Tuesday, July 12, 2011

On writing adventures.

Yay! A new post.


There are a variety of skills or abilities that one needs to have to be a good referee.

Organization is a big one, planning is another. I wouldn't say I was great at them, but I'm not completely useless either.

Handling NPCs is one of my strong suits; I've gotten comments on that.

But I don't have a whole lot of experience writing adventures. I've run some published adventures (and here's where the whole planning thing falls down, because there's usually something in there I missed...). But I haven't run a lot of my own scenarios.

(It was easy back in the day, when I ran Champions. I just threw a villain or villain team out there and let the heroes duke it out. Not very story-centric, I know, but my players loved it.)

If I'm going to get this Freedom in the Galaxy game off the ground, I'm going to need adventures.

So I'm throwing it out to you. Please leave a comment including your single best piece of advice for writing adventures. I can use all the help I can get!

3 comments:

Ragnorakk said...

I'm no expert, but - just put a bunch of ideas down on paper (or word processor screen). Don't try to elaborate them immediately, don't try too hard to connect them together at the start. Just blarg as much stuff out as quick as you can (drink two cups of strong coffee first maybe) - the idea is to put down a bunch of stuff and then figure out what is neat, what is nonsense, and what is neat nonsense.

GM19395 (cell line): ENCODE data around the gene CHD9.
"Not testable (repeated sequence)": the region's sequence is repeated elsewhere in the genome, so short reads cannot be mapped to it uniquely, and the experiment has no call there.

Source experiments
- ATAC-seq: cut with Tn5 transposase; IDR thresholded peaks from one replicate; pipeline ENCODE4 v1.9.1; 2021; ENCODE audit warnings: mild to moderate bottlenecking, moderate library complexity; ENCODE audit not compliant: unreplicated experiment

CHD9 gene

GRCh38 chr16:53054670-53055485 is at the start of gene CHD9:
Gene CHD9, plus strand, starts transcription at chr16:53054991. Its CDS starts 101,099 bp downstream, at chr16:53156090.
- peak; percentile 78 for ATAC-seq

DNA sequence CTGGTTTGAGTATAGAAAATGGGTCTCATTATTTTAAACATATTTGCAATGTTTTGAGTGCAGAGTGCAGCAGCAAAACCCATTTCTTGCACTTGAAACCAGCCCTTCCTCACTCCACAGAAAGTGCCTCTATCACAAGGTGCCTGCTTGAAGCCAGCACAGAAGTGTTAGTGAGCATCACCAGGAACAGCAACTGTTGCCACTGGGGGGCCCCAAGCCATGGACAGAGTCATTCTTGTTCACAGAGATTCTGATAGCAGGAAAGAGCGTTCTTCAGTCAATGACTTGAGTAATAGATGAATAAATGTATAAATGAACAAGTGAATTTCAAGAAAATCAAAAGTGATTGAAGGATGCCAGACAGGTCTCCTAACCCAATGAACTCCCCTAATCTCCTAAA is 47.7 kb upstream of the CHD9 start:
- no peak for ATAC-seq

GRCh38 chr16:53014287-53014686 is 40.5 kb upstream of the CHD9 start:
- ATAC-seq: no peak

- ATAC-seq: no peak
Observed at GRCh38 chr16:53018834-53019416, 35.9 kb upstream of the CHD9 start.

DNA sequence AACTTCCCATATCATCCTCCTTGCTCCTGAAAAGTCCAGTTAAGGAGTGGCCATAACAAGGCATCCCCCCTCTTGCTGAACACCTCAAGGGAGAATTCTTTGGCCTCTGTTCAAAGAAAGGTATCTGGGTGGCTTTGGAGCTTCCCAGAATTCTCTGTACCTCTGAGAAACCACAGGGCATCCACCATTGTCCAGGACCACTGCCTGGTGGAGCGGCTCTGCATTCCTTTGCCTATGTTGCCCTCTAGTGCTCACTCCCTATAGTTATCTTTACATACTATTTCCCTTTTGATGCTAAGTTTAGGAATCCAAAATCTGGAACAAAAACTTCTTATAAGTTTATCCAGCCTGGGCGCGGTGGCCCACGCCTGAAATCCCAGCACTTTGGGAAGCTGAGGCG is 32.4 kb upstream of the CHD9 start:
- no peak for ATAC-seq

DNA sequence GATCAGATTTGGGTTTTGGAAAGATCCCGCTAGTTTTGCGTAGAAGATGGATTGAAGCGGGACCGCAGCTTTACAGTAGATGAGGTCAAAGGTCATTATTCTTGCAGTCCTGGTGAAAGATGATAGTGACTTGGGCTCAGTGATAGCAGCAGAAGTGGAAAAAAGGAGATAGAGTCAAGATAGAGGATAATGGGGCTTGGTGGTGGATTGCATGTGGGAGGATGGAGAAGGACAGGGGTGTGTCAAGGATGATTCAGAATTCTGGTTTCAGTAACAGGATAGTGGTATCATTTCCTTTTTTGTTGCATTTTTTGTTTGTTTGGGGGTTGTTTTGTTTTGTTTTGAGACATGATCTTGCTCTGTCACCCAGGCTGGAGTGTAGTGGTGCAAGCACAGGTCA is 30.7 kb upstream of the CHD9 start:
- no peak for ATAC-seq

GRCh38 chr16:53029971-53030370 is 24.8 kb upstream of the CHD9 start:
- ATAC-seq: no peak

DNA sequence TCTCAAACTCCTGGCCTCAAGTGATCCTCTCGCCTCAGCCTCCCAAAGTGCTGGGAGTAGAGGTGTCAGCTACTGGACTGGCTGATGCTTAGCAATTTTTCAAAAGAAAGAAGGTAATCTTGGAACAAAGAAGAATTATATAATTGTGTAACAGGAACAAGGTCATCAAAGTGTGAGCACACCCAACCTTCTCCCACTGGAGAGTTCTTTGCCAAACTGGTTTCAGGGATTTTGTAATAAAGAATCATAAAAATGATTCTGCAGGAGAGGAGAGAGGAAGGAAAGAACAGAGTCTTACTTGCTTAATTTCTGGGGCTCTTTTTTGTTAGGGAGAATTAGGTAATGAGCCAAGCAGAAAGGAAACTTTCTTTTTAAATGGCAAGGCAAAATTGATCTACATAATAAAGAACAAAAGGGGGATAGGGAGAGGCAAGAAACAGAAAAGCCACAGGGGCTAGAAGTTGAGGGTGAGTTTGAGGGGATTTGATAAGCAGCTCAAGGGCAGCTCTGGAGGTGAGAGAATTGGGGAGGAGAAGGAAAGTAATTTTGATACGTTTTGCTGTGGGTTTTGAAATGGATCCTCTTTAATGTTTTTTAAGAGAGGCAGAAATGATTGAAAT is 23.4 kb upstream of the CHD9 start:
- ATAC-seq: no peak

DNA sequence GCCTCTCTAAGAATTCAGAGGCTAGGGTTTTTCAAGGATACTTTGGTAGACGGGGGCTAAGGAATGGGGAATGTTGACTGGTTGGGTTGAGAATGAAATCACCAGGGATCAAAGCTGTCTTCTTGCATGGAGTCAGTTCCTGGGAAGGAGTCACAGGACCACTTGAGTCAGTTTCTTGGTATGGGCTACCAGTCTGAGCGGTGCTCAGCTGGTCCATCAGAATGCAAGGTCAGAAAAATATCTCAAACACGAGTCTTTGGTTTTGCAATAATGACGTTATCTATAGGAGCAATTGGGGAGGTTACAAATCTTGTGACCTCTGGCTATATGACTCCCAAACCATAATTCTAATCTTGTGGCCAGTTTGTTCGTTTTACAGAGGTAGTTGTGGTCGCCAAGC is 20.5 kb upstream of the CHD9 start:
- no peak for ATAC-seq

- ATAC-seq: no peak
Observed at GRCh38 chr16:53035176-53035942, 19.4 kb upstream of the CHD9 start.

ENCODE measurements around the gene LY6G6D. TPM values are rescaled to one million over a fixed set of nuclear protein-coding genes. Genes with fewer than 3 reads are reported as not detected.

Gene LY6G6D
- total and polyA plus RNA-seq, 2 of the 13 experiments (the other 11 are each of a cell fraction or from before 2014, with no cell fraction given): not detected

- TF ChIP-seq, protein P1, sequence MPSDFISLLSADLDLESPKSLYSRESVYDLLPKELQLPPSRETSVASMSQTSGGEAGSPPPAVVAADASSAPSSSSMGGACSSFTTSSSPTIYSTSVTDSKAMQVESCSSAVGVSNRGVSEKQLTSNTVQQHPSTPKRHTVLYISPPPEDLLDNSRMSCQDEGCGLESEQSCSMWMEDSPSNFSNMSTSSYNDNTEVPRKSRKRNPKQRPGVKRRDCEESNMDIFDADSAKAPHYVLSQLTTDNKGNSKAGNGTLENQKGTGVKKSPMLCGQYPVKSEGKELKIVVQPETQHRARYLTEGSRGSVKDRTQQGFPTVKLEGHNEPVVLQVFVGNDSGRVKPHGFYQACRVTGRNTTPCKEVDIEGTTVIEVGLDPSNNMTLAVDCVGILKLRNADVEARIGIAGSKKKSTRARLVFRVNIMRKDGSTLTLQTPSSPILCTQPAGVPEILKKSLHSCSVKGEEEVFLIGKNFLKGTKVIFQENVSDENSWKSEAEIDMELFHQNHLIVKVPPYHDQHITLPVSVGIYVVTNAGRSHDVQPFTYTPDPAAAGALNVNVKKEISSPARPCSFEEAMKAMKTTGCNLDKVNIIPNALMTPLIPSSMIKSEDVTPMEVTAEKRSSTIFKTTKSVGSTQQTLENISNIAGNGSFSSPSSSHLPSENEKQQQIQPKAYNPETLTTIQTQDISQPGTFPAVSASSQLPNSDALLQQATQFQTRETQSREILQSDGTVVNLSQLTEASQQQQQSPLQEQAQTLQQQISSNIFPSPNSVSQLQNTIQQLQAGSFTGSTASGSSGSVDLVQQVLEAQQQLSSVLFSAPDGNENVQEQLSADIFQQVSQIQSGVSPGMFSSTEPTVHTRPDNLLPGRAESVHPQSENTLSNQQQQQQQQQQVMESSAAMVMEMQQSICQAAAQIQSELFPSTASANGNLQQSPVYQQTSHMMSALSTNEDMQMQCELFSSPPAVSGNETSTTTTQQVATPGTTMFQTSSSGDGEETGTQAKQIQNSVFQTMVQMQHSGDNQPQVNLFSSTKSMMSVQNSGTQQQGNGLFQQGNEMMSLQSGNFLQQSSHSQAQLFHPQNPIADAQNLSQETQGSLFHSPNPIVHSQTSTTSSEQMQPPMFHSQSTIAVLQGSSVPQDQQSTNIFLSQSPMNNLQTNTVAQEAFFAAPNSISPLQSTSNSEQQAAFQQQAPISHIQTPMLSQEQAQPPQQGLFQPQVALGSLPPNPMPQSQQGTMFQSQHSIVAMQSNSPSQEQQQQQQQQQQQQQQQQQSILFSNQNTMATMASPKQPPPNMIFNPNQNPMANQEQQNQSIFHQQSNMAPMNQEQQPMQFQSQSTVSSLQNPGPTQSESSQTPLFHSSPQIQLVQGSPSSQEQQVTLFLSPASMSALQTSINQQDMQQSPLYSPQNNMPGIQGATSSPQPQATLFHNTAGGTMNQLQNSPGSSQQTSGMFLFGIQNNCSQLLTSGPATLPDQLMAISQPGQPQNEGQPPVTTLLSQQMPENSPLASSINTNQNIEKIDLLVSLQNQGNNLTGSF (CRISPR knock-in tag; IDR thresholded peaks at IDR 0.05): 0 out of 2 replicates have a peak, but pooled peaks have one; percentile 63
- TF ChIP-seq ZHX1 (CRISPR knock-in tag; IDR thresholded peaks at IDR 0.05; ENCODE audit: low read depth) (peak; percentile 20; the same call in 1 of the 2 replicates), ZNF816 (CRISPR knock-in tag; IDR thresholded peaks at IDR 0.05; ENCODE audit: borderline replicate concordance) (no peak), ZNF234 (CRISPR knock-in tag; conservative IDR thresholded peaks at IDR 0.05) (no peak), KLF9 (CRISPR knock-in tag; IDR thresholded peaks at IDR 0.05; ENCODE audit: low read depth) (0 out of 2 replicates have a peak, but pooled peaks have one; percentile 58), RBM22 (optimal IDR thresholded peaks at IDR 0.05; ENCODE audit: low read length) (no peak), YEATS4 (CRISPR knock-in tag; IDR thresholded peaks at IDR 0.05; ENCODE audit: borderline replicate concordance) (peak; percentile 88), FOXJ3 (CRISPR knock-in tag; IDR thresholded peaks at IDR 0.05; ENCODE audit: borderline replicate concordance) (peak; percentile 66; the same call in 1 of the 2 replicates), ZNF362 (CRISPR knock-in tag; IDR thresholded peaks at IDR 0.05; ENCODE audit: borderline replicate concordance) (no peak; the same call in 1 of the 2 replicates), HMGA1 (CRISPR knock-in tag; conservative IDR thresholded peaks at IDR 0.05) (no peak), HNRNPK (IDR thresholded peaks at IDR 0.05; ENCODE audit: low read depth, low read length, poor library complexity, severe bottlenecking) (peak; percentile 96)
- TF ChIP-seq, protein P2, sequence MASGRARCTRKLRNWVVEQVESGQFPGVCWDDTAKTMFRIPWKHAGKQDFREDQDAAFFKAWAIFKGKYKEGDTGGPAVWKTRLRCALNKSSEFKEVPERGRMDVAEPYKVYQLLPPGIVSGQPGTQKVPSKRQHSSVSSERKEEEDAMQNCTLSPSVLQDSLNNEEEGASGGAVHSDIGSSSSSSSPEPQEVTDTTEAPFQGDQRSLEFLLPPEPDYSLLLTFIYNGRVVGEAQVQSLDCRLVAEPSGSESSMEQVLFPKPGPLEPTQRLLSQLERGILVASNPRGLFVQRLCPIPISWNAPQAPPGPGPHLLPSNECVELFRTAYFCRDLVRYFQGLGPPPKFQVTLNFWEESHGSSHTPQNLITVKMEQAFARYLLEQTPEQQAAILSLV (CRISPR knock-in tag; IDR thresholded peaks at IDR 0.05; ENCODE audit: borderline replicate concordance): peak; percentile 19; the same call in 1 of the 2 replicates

Barking Alien said...

I must not be a great GM then. I haven't written an adventure is over 25 years and almost never use published adventures.

My best piece of advice on writing adventures is don't do it. It's a limiting concept for both you and your players.

Plan on being organized, have a general and logical overview of the region (be it national, world or galactic) you are playing in, drop clues, hints and leads to all many of cool and fantastic things going on and let the players create the adventure by deciding what avenue to pursue.

Make sure to include leads the directly appeal to one or more characters or involve elements of their backgrounds. This will make them feel that their creativity pays off and give you additional fuels for stories. Let the players get themselves into trouble.

Will Douglas said...

Thanks to both of you for your comments!

This is exactly the sort of stuff I'm looking for. I don't hope to write "publishable" adventures, the kind you see in your Friendly Local Game Store. I just want to put something together that my players will find enjoyable and challenging.

I guess that's more what I'm driving at than "adventure"; I don't know how to rate how tough a challenge will be. I can see coming up with something that I think will be easy and having it totally overwhelm the players. In the same vein, I can see my local big bad guy being a complete cakewalk.

How do you create a villain that will challenge the players?

Or does that even matter?